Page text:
Leading the Conversation: Comparing State Department Communication Networks Under Rogers and Kissinger

International Studies Association, 2014

28 Pages Posted: 29 May 2014

See all articles by James Hollway

James Hollway

Graduate Institute of International and Development Studies (IHEID) - Centre for International Environmental Studies

Jonathan Mellon

University of Manchester

Date Written: May 28, 2014

Abstract

Secretaries of State rely on information gathered by their diplomats to fulfill their role advising the President on matters of foreign policy. How do they interact with this bureaucracy to gain information? To what extent do they set the agenda for information provision? To investigate these and other questions we have constructed a database of diplomatic communications within the US State Department from the NARA archive of 400,000 diplomatic cables. Diplomats send these cables to a set of recipients and can also cite other cables. Setting the agenda is not (only) about sending many messages, but also sending cables that prompt continuing conversations or adapting or restructuring a conversation once begun. Using a novel citation typology, we look at how much influence the Secretary has over conversations emerging from networks of inter-cited messages within the State Department.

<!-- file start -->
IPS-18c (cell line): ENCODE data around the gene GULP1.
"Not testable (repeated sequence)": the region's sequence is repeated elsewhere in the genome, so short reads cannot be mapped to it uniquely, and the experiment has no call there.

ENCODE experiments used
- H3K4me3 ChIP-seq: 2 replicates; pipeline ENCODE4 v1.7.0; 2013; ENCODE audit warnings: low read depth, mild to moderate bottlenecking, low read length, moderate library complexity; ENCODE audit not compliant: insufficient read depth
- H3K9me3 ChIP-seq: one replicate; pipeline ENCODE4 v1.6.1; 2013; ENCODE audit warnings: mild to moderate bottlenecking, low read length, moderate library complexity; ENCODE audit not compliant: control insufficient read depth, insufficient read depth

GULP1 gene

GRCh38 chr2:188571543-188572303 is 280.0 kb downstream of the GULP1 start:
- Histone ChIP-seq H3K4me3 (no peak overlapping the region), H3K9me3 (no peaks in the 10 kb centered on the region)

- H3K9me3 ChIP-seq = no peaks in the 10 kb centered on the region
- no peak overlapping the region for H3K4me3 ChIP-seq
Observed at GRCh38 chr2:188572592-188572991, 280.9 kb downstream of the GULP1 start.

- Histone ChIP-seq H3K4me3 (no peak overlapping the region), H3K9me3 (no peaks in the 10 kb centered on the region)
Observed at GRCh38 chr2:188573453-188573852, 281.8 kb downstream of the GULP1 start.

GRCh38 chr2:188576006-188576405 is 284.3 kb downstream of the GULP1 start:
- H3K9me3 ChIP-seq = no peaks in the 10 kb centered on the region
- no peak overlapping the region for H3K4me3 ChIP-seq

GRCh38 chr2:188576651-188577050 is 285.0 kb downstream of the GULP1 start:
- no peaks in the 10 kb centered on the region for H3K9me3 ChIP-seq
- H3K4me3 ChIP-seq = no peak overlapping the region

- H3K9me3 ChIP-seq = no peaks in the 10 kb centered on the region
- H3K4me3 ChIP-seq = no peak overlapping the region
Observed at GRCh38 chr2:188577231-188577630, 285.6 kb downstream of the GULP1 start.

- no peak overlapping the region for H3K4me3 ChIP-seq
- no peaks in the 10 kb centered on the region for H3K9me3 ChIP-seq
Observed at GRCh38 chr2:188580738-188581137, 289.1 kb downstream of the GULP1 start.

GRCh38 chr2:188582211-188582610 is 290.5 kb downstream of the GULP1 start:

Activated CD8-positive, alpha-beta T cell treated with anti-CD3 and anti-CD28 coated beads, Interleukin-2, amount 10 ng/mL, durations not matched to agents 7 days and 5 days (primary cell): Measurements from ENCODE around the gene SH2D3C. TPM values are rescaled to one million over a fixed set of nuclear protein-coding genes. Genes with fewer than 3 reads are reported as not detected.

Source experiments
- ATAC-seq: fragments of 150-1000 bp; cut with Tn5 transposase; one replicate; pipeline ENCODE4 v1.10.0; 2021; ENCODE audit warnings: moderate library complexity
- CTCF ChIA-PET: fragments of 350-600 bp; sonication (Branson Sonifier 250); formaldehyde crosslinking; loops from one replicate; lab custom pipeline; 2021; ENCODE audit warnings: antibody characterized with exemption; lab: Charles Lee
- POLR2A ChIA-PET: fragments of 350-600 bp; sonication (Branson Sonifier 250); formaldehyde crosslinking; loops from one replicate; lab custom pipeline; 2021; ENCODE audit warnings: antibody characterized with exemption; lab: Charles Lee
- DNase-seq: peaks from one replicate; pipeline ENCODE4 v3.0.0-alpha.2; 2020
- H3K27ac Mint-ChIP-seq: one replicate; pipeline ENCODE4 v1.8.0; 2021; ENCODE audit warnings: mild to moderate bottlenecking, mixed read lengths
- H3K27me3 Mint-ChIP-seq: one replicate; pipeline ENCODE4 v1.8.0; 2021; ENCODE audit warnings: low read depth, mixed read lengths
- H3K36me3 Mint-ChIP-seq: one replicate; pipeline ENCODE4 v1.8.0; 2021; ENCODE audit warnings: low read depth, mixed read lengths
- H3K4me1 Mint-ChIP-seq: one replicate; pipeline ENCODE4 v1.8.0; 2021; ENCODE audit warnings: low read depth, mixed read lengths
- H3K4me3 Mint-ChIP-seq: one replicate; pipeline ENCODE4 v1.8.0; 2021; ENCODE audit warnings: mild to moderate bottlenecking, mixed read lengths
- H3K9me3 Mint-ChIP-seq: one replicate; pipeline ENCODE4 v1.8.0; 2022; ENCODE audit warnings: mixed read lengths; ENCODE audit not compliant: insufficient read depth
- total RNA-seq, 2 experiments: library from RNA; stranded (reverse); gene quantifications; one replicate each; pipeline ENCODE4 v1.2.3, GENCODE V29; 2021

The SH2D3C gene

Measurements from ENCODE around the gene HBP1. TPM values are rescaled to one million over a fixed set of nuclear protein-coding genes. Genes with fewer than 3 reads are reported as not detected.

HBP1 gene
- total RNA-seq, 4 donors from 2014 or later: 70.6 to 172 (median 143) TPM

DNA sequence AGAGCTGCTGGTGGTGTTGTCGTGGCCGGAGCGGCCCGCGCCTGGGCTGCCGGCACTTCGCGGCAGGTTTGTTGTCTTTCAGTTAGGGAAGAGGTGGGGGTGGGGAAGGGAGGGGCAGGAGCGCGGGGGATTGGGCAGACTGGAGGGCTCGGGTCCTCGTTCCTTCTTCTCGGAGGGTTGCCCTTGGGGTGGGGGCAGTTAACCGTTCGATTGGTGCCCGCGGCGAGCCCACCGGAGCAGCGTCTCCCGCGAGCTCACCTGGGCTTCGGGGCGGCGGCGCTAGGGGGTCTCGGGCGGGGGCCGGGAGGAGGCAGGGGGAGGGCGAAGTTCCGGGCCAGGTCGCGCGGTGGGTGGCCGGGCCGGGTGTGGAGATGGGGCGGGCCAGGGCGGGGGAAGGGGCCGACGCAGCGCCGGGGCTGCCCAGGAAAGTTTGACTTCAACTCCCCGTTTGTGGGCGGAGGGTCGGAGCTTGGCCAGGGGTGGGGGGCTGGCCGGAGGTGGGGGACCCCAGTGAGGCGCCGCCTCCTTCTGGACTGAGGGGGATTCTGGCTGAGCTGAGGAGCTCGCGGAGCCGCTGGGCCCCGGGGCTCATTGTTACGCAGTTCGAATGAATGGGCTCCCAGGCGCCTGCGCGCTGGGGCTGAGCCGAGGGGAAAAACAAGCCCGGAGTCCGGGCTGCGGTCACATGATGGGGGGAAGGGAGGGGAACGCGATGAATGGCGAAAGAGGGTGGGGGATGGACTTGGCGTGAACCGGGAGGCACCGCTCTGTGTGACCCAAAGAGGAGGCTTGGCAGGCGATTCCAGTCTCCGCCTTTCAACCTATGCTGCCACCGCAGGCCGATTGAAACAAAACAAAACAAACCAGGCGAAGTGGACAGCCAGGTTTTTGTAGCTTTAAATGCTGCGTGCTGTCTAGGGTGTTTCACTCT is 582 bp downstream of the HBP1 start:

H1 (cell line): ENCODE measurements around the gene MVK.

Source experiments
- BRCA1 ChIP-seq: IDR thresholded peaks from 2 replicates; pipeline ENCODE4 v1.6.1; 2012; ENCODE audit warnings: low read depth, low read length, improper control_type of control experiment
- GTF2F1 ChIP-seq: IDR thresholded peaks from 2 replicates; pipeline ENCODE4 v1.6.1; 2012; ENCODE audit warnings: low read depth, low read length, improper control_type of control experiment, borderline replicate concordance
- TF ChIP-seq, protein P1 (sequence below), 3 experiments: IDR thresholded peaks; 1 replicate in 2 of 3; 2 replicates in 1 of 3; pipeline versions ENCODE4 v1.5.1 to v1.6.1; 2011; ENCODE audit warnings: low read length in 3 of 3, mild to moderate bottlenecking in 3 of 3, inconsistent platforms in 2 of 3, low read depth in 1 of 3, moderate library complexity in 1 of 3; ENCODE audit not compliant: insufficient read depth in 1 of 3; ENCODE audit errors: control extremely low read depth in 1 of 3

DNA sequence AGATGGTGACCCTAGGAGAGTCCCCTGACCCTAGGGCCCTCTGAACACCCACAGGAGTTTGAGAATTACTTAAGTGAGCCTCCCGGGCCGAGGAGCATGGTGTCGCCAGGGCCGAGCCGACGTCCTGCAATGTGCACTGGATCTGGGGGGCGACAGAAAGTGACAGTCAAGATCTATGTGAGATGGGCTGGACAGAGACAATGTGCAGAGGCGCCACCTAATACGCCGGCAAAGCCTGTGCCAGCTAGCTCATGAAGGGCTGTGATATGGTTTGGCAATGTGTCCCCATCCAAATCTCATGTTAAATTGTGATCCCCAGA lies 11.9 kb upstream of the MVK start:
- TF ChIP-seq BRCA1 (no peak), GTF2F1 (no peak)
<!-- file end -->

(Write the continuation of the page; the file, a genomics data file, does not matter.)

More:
Keywords: networks, state department, bureaucracies

Suggested Citation

Hollway, James and Mellon, Jonathan, Leading the Conversation: Comparing State Department Communication Networks Under Rogers and Kissinger (May 28, 2014). International Studies Association, 2014. Available at SSRN: https://ssrn.com/abstract=2443042

James Hollway (Contact Author)

Graduate Institute of International and Development Studies (IHEID) - Centre for International Environmental Studies ( email )

Maison de la Paix
Chemin Eugène-Rigot 2
Geneva, 1211
Switzerland

Jonathan Mellon

University of Manchester ( email )

Oxford Road
Manchester, M13 9PL
United Kingdom

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